Walking has long been one of Janet Golden’s passions, but her knees were so shot by her mid-50s that the fifth-grade teacher was limping everywhere. Over-the-counter medications didn’t touch the pain, and fluid injections at her doctor’s office to help lubricate and cushion her deteriorated joints didn’t help much either.
So at 58, Golden had her right knee replaced. That surgery went so well, she opted to have her left knee replaced a year later, even though it wasn’t as cranky as her right had been.
“I love being able to not be in pain and limping all over,” said the now-retired Westborough resident who, at 63, is able to cycle and walk as much as she wants.
Physicians often suggest that patients with knee and hip problems try a variety of less invasive treatments before resorting to artificial joints, because surgery carries risks and rehabilitation can be arduous. But new research led by Massachusetts scientists suggests some patients can wait too long.
After studying knee and hip replacement surgery outcomes in 17,000 patients — Golden is among those studied — the scientists concluded that patients who wait until they are severely hobbled may not fully benefit from joint replacement, and are likely to find less-than-expected function in the joint after surgery.
With surging numbers of Americans replacing worn-out hips and knees, and the money spent on the surgeries climbing exponentially, a growing number of researchers are working to quantify the effects of treatments and surgeries by building databases that track patients over the long term. Their aim is to help doctors and patients make more informed choices.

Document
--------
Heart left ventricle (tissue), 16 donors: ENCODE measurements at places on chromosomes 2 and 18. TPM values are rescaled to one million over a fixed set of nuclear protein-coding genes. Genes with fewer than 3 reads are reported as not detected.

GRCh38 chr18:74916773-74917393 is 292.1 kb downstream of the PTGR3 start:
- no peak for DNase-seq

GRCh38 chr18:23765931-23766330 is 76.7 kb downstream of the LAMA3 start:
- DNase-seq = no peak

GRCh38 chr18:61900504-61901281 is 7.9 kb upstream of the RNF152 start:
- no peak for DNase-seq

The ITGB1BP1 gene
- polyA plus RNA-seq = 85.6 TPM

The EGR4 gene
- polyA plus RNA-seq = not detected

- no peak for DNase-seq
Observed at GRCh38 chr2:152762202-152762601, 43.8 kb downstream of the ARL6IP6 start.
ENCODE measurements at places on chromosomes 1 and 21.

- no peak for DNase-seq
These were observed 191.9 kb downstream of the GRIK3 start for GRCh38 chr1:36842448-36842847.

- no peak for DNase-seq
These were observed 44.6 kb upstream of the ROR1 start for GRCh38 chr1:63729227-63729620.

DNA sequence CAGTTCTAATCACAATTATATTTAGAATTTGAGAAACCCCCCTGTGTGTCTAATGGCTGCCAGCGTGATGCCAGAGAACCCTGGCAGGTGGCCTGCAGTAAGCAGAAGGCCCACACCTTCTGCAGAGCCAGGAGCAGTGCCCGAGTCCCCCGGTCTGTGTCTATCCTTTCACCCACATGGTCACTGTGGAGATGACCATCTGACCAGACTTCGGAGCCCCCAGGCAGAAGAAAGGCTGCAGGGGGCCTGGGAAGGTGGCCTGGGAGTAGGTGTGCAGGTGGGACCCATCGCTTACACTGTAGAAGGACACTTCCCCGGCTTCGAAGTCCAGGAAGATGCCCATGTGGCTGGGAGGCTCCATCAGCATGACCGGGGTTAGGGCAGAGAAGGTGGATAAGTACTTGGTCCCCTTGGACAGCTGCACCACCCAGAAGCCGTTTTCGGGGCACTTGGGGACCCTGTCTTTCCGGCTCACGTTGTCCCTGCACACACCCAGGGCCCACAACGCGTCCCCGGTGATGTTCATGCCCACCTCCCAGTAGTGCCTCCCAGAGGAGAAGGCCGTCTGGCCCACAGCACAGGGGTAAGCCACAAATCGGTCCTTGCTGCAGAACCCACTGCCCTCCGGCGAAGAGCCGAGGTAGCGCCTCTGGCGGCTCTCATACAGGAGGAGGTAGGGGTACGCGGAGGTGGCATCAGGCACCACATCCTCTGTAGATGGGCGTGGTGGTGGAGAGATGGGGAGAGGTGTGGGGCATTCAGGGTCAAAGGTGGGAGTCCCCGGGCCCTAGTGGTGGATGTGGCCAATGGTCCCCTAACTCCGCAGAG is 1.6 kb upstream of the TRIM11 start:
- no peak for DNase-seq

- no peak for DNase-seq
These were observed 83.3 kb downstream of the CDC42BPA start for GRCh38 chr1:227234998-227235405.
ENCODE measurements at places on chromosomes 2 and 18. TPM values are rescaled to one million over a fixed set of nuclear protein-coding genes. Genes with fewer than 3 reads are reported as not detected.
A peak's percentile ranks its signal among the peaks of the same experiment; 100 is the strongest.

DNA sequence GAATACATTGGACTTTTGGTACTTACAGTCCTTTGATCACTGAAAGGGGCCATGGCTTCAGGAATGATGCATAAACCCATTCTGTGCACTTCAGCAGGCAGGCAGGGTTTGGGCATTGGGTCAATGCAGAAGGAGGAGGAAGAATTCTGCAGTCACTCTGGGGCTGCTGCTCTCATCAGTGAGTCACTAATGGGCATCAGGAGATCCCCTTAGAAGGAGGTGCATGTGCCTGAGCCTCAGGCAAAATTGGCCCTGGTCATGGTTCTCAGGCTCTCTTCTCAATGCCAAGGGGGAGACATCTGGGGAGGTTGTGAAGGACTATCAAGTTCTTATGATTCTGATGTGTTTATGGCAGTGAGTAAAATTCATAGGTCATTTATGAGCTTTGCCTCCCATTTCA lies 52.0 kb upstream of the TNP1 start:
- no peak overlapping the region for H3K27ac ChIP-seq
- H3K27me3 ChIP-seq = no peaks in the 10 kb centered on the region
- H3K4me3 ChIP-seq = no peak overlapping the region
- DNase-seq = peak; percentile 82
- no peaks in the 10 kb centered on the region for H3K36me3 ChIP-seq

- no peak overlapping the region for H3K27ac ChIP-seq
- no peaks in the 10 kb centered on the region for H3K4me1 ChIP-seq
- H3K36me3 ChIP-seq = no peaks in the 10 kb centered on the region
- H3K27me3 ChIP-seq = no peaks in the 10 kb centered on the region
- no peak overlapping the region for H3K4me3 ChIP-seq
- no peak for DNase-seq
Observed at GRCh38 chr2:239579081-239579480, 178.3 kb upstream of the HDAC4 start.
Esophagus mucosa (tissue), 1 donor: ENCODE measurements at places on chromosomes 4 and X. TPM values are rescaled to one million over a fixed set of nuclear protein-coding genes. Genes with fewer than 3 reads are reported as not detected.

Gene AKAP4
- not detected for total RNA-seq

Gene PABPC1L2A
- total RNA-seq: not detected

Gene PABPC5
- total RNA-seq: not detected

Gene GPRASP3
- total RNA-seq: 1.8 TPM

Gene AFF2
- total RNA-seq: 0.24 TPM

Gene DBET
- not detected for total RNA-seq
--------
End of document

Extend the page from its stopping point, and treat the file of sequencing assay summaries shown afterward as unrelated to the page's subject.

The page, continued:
“We can actually measure where [patients] were before the surgery, how limited they were, and how much pain they had, and we can look a year after surgery,” said Dr. David Ayers, who heads the department of Orthopedics and Physical Rehabilitation at University of Massachusetts Medical School, and is a lead researcher on the federally-funded project called FORCE-TJR.
The FORCE researchers are creating a registry that collects detailed information from patients before and after hip or knee surgery about their overall health, pain levels, and ability to perform very specific tasks, such as climbing stairs, getting in and out of a car, or putting on socks. It also tracks problems with implants and surgeries.
More than 130 orthopedic surgeons across 23 states are contributing patient information (with the patients’ consent), and the goal is to include at least 30,000 patients that researchers intend to track for years. They’ve already enrolled 20,000 patients, Ayers said.
Ayers’s team recently compared the surgery results from 17,000 of these patients, ranging in age from their 40s to over 80, with similar patients who didn’t have severe knee or hip problems.
A national scoring system routinely used by physicians to assess patient health pegs people without joint problems at a “level 50.” Ayers’s team discovered that the typical patient in its database had deteriorated to a level 32 before opting to undergo surgery for an artificial joint, suggesting the patients had severe limitations but were not entirely hobbled by worn out joints.
They also found that their typical patient experienced a 12-point improvement after surgery, bringing them near the function of patients without deteriorated joints. But they also discovered that patients who waited until their ability to function was scored at 25 or lower — in other words, they were severely disabled — generally didn’t get the full 12-point improvement from surgery. Roughly 40 percent of these patients only improved to a level that most patients were at just before they had surgery.